Accuracy in Media

WASHINGTON — Incumbent Dilma Rousseff won a very close re-election battle, but potential investors and the markets themselves disagreed with the outcome. Rousseff won with only 51.6% of the vote, which was a run-off vote.

dilma rousseff sternReuters reported investors and the business community doubt her ability to revive the economy that has regressed under her watch. The financial markets fells because of this sentiment, where Rousseff appealed to the poor by promising to continue welfare-state policies that drag down the country’s economy.

Inflation has risen, and could be unsustainable sooner rather than later, and Brazil’s budget is facing a substantial deficit.

Reuters, predictably, called it a win because her party had made:

“…gains against inequality and poverty since the Workers’ Party first came to power in 2003.

“Using the fruits of a commodity-fueled economic boom in the last decade, Brazil’s government expanded welfare programs that helped lift more than 40 million people from poverty despite the current economic woes.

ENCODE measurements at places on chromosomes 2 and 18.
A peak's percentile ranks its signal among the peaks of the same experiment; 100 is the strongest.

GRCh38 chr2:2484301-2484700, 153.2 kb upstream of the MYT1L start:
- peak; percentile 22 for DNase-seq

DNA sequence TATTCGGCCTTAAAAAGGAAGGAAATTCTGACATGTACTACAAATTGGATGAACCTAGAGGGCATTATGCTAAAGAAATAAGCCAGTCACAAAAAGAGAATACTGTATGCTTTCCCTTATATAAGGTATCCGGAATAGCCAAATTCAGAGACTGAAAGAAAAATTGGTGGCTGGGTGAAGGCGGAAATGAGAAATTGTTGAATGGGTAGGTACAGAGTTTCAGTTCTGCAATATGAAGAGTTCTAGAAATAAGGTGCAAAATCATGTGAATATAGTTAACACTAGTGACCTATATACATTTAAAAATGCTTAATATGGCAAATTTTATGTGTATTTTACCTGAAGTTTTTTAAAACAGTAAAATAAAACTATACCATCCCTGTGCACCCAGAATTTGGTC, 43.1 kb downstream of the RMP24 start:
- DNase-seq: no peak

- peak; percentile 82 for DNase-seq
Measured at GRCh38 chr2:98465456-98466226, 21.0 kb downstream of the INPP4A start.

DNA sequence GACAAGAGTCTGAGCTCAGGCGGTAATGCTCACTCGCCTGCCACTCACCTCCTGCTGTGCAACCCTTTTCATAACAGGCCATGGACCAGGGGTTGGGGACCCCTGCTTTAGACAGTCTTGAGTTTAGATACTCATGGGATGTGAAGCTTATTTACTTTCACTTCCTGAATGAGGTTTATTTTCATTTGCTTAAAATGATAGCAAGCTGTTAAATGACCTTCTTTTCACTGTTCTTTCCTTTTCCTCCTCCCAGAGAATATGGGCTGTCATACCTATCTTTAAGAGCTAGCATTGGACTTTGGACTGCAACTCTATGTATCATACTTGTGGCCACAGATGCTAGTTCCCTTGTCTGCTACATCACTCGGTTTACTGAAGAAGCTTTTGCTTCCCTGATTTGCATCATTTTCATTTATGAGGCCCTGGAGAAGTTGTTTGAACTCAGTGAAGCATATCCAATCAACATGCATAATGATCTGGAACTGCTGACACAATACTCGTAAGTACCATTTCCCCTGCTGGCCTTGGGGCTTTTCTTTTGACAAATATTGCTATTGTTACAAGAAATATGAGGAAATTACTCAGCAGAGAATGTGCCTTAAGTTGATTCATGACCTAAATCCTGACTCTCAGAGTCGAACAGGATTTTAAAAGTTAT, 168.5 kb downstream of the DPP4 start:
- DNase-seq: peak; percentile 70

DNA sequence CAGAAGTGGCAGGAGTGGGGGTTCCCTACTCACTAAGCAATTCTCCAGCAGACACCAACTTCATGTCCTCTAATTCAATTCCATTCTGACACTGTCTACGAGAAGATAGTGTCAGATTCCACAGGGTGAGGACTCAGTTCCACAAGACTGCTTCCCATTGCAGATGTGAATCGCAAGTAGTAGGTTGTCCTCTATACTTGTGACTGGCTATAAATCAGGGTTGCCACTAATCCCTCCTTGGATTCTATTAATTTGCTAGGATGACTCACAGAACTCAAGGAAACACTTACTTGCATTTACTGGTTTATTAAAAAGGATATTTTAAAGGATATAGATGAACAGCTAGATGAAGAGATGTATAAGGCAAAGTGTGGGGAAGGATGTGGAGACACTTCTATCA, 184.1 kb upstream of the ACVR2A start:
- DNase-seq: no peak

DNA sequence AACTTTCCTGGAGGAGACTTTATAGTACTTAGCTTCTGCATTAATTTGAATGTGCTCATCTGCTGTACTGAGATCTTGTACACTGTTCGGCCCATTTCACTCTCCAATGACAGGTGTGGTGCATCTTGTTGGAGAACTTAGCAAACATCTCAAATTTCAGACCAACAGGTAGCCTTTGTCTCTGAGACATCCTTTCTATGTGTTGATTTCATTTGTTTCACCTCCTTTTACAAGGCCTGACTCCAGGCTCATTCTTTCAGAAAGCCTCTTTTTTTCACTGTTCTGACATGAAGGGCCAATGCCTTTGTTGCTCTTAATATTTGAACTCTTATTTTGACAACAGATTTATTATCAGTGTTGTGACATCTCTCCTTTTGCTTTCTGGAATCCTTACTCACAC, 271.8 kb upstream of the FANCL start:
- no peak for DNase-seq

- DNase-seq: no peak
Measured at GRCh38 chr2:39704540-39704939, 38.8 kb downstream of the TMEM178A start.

“The “Brazilian model” has been adopted by center-left parties across Latin America and Rousseff’s victory, however narrow, is a blow for conservatives in the region.”

It will be hard for Rousseff to balance the country’s budget while expanding and maintaining the substantial welfare state, and the lack of confidence by the markets exposed that sentiment.

Also, Fitch Ratings said it could downgrade Brazil’s credit ratings due to Rousseff’s policies due to decreasing demand and other domestic policies put into place by Rousseff.

So much for a monumental win for Brazilians.





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